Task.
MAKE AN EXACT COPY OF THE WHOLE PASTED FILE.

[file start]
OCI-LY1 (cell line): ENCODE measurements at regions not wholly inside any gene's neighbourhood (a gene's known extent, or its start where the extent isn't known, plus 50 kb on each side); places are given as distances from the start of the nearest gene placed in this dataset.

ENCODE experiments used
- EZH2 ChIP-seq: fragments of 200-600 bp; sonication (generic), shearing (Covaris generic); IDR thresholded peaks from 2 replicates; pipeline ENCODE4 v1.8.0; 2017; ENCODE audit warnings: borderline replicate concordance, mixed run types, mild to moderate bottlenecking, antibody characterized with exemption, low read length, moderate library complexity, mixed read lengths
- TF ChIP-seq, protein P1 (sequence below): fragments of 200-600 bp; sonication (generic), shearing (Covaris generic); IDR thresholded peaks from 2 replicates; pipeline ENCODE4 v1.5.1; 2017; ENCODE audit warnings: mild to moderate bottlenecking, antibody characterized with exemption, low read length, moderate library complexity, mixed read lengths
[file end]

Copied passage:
OCI-LY1 (cell line): ENCODE measurements at regions not wholly inside any gene's neighbourhood (a gene's known extent, or its start where the extent isn't known, plus 50 kb on each side); places are given as distances from the start of the nearest gene placed in this dataset.

ENCODE experiments used
- EZH2 ChIP-seq: fragments of 200-600 bp; sonication (generic), shearing (Covaris generic); IDR thresholded peaks from 2 replicates; pipeline ENCODE4 v1.8.0; 2017; ENCODE audit warnings: borderline replicate concordance, mixed run types, mild to moderate bottlenecking, antibody characterized with exemption, low read length, moderate library complexity, mixed read lengths
- TF ChIP-seq, protein P1 (sequence below): fragments of 200-600 bp; sonication (generic), shearing (Covaris generic); IDR thresholded peaks from 2 replicates; pipeline ENCODE4 v1.5.1; 2017; ENCODE audit warnings: mild to moderate bottlenecking, antibody characterized with exemption, low read length, moderate library complexity, mixed read lengths